As temperatures slowly decline and tastes of pumpkin pie and cinnamon-sprinkled everything make their way into our minds, let's end the recent string of 100-degree days with a bang. This week offers a great opportunity to check out both up-and-coming acts and well-known artists, as well as a couple of Dallas' most known and loved.
Lyle Lovett starts things off Monday night with his band at the Winspear Opera House, followed later in the week by electropop duo Sylvan Esso, -topic and Erykah Badu, who's heading the Riverfront Jazz Festival.
7:30 p.m. Monday, Aug. 28, Winspear Opera House, 2403 Flora St., 214-880-0202 or attpac.org, $60 and up
The night before Lyle Lovett plays Bass Hall in Fort Worth, he'll be at the Winspear with his Large Band. Lovett hasn't produced a new album since 2012, but he released a new greatest hits collection this year. He has built a lasting career by sticking to his country and folk roots and writing songs about love and loss. Lately, he's been playing almost 30 tunes a night, including his best-known songs, such as "Cowboy Man" and his take on "Stand By Your Man." This should be an excellent show; the acoustics in the Winspear are perfect for a sound like Lovett's, which is neither too loud nor too soft. Eric Grubbs
Resale Concert Tickets
Dallas Symphony Orchestra: Marek Janowski - Dvorak's Cello Concerto
Saturday, Oct. 19, 2019 / 7:30pm @ Meyerson Symphony Center 2301 Flora St. Ste. 100 Dallas TX 752012301 Flora St. Ste. 100, Dallas TX 75201View more dates and times at this location >
with The Wild Reeds, 8 p.m. Monday, Aug. 8, The Bomb Factory, 2713 Canton St., 214-932-6501, $57 to $190
Lord Huron hits the sweet spot between country and indie rock — think Fleet Foxes-style melodies and songwriting with Southern-tinged vocals. The LA-based foursome debuted in 2012 with the album Lonesome Dreams, followed by the band's latest release, 2015's Strange Tails. Diamond Victoria
10 p.m. Monday, Aug. 28, Dan's Silverleaf, 103 N. Industrial St., 940-320-2000 or danssilverleaf.com, free
Paul Slavens is a local legend. He was the frontman of the late '80s and early '90s outfit Ten Hands. He’s a renowned radio host at radio station KXT 91.7 FM He also does this kooky little thing at Dan’s Silver Leaf in Denton every Monday. He takes song title suggestions from people and makes up songs on the spot. It’s like a freestyle. Whatever you do, don’t be the jerk who tries to make him rhyme "orange." H. Drew Blackburn
7 p.m. Tuesday, Aug. 29, Granada Theater, 3524 Greenville Ave., 214-824-9933 or granadatheater.com, sold out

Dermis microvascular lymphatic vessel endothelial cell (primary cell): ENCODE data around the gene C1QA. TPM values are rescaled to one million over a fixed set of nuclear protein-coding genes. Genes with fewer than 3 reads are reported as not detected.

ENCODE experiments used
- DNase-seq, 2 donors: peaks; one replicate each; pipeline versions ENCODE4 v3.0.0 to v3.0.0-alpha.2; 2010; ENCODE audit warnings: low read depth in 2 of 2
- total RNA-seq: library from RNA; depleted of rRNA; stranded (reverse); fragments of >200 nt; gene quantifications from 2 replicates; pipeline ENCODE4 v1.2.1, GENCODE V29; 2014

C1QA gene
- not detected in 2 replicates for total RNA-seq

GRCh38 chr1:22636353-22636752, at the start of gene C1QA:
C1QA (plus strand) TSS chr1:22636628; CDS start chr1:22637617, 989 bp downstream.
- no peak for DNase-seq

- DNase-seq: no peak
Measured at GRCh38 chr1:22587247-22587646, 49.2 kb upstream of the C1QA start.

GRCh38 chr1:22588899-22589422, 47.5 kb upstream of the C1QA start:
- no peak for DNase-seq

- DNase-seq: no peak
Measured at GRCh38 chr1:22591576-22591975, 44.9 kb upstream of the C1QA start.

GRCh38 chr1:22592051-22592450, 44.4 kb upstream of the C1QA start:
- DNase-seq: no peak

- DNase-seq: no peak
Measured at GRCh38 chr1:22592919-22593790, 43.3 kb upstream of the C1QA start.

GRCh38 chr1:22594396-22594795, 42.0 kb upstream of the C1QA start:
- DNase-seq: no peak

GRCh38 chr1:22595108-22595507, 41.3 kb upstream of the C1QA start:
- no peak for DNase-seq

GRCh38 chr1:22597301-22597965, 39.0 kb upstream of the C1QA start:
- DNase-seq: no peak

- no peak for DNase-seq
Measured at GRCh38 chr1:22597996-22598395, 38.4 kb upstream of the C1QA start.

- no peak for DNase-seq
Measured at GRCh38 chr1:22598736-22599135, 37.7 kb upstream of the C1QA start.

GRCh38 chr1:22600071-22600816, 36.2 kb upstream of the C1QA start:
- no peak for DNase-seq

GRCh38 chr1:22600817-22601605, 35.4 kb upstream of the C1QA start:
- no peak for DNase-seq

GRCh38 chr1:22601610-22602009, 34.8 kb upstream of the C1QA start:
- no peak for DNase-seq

Synthpop act Sylvan Esso is a collaboration of vocalist Amelia Meath and electronic musician Nick Sanborn. It's a band that proves a point that, if you're quirky and talented enough, the male/female power duo will see success. Sylvan Esso formed in 2013 and released its first and eponymous album the next year. These days, the band's enjoying the success of this year's album, What Now, which includes the singles "Radio," "Jump Kick Twist" and "Die Young." Diamond Victoria
with PJ Sin Suela, 7 p.m. Wednesday, Aug. 30, Bomb Factory, 2713 Canton St., thebombfactory.com, $40
René Pérez Joglar, aka Residente, is a folk hero in his native Puerto Rico. His name skyrocketed after Joglar’s former group, Calle 13, released the controversial track “Querido F.B.I.” Joglar was angered by the death of Filiberto Ojeda Ríos, the leader of Puerto Rican revolutionary group Los Macheteros, during an FBI raid. The song condemned the actions of the American government and was quickly followed up by two radio hits, “Se Vale Tó-Tó” and “Atrevete-te-te!” Calle 13, formed in 2004 and comprising Joglar, his step-brother and his half-sister, has won 25 Latin Grammys — more than any artist in history and twice as many as Shakira. Residente’s self-titled album is his first as a solo act, and it's inspired by the results of a DNA test that traced his roots from locations across the world. Residente is a multi-ethnic cacophony that bounces rhythmically from Siberia to England to Spain. Joglar’s style of reggaeton-influenced hip-hop transcends cultural and language barriers. It’s entertaining no matter your background. Nicholas Bostick
with KoolQuise, JD Beck, Nick Lewis and Ric Jones, 9 p.m. Thursday, Aug. 31, Three Links, 2704 Elm St., 214-653-8228, $10